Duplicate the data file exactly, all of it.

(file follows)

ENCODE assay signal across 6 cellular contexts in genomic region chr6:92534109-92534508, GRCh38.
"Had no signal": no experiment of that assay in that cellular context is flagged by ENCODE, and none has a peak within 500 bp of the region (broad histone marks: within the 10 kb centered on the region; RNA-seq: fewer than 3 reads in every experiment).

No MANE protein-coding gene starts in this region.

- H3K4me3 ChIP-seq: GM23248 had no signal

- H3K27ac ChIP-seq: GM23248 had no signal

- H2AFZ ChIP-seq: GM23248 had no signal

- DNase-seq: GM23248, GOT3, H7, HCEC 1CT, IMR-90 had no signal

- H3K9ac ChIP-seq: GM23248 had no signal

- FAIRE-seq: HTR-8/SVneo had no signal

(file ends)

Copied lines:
ENCODE assay signal across 6 cellular contexts in genomic region chr6:92534109-92534508, GRCh38.
"Had no signal": no experiment of that assay in that cellular context is flagged by ENCODE, and none has a peak within 500 bp of the region (broad histone marks: within the 10 kb centered on the region; RNA-seq: fewer than 3 reads in every experiment).

No MANE protein-coding gene starts in this region.

- H3K4me3 ChIP-seq: GM23248 had no signal

- H3K27ac ChIP-seq: GM23248 had no signal

- H2AFZ ChIP-seq: GM23248 had no signal

- DNase-seq: GM23248, GOT3, H7, HCEC 1CT, IMR-90 had no signal

- H3K9ac ChIP-seq: GM23248 had no signal

- FAIRE-seq: HTR-8/SVneo had no signal